Image: Blueberry bush, North Garden, Virginia, July 2017
Note: Devotion taken from last Sunday's sermon on John 2:18-25.
Jesus answered and said unto them, Destroy this temple, and in three days I will raise it up (John 2:19).
But he spake of the temple of his body (John 2:21).
John the apostle explains in v. 21 that Jesus was not speaking of the physical temple in Jerusalem but of his body, when he had declared, “Destroy this temple, and in three days I will raise it up.” (v. 19). This is both a passion prediction and a resurrection prediction.
The idea of the body being a temple is a metaphor Paul will use:
1 Corinthians 6:19 What? know ye not that your body is the temple of the Holy Ghost which is in you, which ye have of God, and ye are not your own?
This passage reminds us again of the centrality of the cross and resurrection. It is still a scandal and a stumbling block much misunderstood by worldlings. It has been that way from the beginning.
This past week I was reading a work by a second century critic of Christianity named Celsus, He wrote a tract titled “On the True Doctrine” which is perhaps the earliest sustained criticism of Christianity (see R, Joseph Hoffman, trans., Celsus on the True Doctrine [Oxford, 1987]).
After charging that Christianity only spread among the vulgar and weak-minded, disparagingly noting that the new religion appealed “to slaves, women, and little children” (p. 73), Celsus takes most exception to the Gospel presentation of Jesus. He contemptuously asks,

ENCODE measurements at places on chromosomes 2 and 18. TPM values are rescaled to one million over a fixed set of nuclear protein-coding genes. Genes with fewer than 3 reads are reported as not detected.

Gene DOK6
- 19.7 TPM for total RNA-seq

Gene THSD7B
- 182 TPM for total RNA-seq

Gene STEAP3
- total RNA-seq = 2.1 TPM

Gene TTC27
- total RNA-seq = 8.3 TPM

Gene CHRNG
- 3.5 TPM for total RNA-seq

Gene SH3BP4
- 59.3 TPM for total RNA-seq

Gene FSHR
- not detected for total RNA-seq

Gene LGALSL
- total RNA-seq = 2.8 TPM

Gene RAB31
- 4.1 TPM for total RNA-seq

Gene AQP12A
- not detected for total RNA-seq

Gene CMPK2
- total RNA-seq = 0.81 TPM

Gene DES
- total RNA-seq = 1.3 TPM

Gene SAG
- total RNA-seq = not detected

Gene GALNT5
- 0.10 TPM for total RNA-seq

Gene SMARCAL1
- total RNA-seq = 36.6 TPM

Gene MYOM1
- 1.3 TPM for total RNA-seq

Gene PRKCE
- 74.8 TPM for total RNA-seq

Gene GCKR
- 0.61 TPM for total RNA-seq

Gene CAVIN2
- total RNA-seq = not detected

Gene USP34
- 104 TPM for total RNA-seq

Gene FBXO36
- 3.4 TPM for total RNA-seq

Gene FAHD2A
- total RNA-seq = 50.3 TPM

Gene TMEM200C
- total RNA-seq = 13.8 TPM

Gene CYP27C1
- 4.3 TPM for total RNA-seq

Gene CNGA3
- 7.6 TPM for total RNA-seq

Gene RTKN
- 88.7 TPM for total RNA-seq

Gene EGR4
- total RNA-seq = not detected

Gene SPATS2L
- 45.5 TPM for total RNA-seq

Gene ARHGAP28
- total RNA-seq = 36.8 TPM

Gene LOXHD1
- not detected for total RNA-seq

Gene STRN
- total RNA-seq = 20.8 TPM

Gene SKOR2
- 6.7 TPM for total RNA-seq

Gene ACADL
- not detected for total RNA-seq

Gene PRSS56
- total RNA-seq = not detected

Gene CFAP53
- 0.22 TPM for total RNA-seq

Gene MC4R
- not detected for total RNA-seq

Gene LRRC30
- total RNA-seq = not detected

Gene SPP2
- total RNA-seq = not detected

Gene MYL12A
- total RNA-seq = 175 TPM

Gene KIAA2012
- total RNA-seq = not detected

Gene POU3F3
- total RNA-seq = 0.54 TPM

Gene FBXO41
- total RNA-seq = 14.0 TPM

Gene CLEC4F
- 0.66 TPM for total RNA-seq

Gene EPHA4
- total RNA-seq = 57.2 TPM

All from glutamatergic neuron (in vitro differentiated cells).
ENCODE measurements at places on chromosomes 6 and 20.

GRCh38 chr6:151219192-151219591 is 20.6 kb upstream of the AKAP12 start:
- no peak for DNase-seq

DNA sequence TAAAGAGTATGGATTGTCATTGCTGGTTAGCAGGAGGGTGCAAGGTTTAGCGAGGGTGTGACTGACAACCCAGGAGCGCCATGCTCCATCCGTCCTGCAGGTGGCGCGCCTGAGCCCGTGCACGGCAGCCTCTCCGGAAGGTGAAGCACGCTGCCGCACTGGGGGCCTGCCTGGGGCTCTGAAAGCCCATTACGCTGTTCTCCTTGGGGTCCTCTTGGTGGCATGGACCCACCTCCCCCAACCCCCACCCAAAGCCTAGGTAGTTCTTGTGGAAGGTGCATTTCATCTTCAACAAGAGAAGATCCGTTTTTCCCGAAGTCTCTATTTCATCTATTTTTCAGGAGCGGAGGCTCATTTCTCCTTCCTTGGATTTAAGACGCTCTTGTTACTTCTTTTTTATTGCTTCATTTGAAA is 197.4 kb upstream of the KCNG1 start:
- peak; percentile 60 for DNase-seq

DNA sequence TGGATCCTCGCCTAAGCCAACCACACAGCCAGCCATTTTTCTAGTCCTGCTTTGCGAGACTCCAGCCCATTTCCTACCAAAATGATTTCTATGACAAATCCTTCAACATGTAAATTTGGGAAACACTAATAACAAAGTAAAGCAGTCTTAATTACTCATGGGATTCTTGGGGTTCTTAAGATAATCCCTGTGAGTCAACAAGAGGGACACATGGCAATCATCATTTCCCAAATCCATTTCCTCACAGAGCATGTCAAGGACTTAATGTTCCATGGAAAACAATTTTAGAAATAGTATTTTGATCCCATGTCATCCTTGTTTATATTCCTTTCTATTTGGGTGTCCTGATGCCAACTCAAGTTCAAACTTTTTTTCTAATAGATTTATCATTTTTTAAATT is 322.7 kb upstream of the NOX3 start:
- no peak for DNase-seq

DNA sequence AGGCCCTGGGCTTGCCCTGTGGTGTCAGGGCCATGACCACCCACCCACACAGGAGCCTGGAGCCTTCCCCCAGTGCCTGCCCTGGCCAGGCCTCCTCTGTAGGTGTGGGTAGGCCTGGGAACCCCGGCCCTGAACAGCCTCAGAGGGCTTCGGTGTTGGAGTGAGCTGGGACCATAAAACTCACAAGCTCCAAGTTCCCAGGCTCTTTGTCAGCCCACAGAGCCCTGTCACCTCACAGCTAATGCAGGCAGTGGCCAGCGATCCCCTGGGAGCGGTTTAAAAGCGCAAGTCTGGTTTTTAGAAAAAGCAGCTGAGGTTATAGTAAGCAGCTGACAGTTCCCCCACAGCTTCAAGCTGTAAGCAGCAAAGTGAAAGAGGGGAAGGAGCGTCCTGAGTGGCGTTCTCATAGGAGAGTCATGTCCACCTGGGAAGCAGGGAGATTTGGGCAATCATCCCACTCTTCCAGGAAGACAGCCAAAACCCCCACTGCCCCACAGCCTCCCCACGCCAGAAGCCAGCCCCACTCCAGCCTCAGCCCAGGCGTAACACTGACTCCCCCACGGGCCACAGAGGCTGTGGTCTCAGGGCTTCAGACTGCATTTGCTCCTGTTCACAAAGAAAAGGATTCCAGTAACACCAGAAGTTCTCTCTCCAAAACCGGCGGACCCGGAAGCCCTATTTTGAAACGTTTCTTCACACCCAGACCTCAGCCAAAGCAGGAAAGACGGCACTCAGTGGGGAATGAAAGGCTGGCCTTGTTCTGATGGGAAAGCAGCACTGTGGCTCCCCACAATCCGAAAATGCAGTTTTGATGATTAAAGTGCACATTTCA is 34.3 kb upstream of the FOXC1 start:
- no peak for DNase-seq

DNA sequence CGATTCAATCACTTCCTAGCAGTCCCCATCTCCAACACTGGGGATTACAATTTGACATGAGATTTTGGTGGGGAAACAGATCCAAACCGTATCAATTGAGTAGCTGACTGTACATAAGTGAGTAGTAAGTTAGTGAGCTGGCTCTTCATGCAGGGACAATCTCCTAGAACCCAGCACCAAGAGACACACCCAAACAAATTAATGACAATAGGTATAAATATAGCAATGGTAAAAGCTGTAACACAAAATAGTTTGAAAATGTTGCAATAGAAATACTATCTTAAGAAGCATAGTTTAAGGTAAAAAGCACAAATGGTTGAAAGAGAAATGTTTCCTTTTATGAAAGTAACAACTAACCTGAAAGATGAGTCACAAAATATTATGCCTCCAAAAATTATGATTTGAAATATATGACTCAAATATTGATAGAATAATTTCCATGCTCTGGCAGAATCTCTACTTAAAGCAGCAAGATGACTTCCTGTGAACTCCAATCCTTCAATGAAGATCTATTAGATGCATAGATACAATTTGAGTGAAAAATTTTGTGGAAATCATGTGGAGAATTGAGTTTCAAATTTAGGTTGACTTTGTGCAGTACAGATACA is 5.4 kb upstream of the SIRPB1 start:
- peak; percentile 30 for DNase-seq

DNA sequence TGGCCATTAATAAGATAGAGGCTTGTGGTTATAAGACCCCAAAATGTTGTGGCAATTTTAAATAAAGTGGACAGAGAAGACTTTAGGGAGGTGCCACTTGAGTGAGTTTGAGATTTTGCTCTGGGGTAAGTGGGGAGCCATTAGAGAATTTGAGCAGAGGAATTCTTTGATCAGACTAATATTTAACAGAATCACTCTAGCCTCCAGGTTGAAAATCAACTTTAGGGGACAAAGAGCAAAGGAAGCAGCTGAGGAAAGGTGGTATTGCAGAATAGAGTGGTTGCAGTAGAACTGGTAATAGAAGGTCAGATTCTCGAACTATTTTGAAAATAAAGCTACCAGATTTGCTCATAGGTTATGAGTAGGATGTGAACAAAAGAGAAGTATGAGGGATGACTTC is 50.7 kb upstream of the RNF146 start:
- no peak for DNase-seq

Does the body of a god need … nourishment? (p. 60).
Would “the son of the Most High God—be betrayed by the very men who had been taught by him and shared everything with him? (pp. 61-62).
Why did he refuse to deliver himself from shame…? ….Were he god he should not have died…. (p. 65).
From the beginning unbelievers have not understood Jesus. But there are those who look back and remember and read the scriptures and ponder his words and see Jesus as their temple (v. 22). His body was torn down but in three days it was raised.
The apostle Paul, under divine inspiration, would later take the image of Christ’s body as a metaphor for the church:
1 Corinthians 12:27 Now ye are the body of Christ, and members in particular.
Ephesians 2:20 And are built upon the foundation of the apostles and prophets, Jesus Christ himself being the chief corner stone; 21 In whom all the building fitly framed together groweth unto an holy temple in the Lord: 22 In whom ye also are builded together for an habitation of God through the Spirit.
Thus, Christ’s words here are not only a passion prediction, and a resurrection predication, but also a church prediction!
Grace and peace, Pastor Jeff Riddle
How common was it to see a wealthy, upper class or royal Christian during Celsus's lifetime? Probably uncommon, hence his statement about appealing to common people and slaves. Lucky for me I'm a common person, I guess.
In my sermon on Nicodemus in John 3 last Sunday I noted that Celsus' charge here might have been misguided. Nicodemus and Joseph of Arimathea were members of the Jewish counsel and yet were 'secret disciples." In 1 Cor 1:26 Paul says that not many of those in the church at Corinth were "mighty" or "noble" when called, but this implies that some were. So, for the beginning the gospel has broad appeal to all kinds of men.
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